Chiropractic Effective for Jaw Pain and TMD
Many patients suffer from host of symptoms after an auto collision: neck pain, whiplash, headache, and even jaw pain. Studies show that patients with whiplash frequently develop temporomandibular joint disorders (TMD), or dysfunction of the temporomandibular joint, located in the jaw. TMD may contribute to cervicogenic headaches by affecting cervical spine, or the region of the spine running through your neck.
It's crucial for patients to receive treatment that address the multi-faceted nature of auto injuries. A new study highlights how manual therapies like chiropractic can offer this multidimensional treatment.
The study examined whether manual therapies applied to the neck, jaw, and face improved the impaired movement associated with temporomandibular dysfunction in patients with both headaches and TMD.
The study involved 43 patients with cervicogenic headaches and TMD. Half received cervical manual therapy, the usual treatment employed by manual therapists for patients with these symptoms. The other half underwent cervical manual therapy and orofacial manual therapy, in order to focus on addressing TMD. Participants were assessed at the start of the study, after three months (six treatment sessions) and at six months follow-up. At each assessment, researchers determined participants' cervical range of movement and conducted manual examination of the upper three cervical vertebrae.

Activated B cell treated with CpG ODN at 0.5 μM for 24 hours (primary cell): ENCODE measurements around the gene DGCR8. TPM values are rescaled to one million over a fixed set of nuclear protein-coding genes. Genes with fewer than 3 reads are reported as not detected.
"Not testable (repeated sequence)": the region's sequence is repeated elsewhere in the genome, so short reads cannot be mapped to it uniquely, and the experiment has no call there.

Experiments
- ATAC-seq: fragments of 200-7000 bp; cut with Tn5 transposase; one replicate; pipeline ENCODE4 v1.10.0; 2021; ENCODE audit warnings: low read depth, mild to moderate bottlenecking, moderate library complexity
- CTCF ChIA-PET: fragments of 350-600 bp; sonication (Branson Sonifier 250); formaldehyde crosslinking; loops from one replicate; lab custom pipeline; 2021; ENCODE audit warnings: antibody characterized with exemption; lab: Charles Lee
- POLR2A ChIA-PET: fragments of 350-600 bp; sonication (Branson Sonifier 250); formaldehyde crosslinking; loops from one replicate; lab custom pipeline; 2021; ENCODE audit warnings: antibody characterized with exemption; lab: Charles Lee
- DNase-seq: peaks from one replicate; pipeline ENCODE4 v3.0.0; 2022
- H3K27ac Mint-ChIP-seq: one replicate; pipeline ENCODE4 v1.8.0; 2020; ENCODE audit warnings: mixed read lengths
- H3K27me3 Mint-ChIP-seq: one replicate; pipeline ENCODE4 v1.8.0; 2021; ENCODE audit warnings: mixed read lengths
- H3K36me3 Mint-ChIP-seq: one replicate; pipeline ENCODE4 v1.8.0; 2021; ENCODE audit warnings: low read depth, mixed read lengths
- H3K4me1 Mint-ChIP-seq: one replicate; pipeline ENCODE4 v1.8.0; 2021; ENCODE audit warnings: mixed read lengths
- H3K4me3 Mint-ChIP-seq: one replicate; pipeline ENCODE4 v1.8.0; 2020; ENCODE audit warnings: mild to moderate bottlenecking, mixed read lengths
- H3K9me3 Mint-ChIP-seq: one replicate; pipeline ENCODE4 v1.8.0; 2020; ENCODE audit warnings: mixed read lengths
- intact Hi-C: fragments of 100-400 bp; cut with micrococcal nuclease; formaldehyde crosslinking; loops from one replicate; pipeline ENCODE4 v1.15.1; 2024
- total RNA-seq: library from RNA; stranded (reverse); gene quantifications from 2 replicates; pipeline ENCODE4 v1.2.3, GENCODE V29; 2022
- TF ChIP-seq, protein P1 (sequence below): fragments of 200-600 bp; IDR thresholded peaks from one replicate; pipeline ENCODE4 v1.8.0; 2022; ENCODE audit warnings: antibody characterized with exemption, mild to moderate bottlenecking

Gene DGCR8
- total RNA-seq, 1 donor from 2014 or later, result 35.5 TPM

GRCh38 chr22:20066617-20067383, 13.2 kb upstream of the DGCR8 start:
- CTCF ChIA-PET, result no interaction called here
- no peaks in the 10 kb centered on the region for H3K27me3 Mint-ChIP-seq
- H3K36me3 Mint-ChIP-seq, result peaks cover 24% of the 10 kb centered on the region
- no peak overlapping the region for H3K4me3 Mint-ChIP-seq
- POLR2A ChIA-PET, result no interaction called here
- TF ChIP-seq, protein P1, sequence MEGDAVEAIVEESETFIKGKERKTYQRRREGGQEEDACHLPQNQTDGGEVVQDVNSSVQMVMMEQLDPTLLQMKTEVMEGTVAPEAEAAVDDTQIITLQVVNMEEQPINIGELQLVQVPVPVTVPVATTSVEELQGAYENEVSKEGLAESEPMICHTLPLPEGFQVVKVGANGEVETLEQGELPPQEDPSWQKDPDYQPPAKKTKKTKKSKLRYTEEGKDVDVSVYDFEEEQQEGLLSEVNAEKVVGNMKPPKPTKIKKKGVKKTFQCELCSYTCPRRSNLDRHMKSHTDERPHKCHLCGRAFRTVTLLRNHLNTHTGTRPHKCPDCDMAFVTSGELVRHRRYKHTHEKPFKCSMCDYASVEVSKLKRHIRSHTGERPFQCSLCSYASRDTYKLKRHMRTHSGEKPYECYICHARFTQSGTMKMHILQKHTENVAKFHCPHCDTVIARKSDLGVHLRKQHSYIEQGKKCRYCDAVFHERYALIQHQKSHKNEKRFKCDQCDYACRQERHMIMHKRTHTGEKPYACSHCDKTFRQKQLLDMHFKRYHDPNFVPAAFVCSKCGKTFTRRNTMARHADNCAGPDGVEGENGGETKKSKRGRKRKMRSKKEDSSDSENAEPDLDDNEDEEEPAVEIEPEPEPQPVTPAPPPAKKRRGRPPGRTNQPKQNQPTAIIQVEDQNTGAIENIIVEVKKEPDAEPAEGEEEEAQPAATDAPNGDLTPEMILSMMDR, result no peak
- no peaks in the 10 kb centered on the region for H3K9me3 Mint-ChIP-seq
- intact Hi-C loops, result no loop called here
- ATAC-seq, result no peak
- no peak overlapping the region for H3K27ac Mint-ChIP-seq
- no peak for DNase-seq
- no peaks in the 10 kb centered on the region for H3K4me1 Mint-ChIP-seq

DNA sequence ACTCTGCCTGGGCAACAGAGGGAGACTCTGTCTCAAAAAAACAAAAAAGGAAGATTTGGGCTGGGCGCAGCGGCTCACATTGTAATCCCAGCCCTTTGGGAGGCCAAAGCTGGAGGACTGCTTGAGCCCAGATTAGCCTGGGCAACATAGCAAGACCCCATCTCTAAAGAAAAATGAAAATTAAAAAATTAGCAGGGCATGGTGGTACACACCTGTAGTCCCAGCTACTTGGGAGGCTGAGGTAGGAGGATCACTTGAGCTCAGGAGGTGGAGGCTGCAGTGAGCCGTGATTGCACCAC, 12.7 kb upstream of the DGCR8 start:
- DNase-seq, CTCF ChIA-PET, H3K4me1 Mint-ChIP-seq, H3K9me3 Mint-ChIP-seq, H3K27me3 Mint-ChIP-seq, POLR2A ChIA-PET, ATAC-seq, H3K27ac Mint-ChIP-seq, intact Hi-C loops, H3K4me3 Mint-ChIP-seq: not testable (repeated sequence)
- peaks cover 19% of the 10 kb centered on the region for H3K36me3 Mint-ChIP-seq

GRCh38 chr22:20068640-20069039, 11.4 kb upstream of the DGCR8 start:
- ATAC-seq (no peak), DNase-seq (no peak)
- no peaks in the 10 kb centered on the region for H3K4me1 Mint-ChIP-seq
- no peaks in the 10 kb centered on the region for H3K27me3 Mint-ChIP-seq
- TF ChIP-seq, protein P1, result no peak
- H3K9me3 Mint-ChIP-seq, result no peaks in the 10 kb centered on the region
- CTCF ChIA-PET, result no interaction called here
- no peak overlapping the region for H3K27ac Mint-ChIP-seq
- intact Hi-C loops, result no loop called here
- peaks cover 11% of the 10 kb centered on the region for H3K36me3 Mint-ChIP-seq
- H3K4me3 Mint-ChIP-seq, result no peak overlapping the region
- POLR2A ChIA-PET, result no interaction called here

The group receiving the combined treatment showed significant reduction in cervical impairment following treatment. These improvements continued into the six-month follow-up. Comparable improvements were not seen in the group receiving only cervical manual therapy. These observations suggest that features of TMD should be considered when examining patients with headache, particularly if cervical manual therapy has not been effective at treating their symptoms.
By employing a combination of manual therapies, the study suggests that chiropractors can effectively ease jaw dysfunction and headache.
Von Piekartz H, Hall, T. Orofacial manual therapy improves cervical movement impairment associated with headache and features of temporomandibular dysfunction: A randomized controlled trial. Manual Therapy 10 (1016).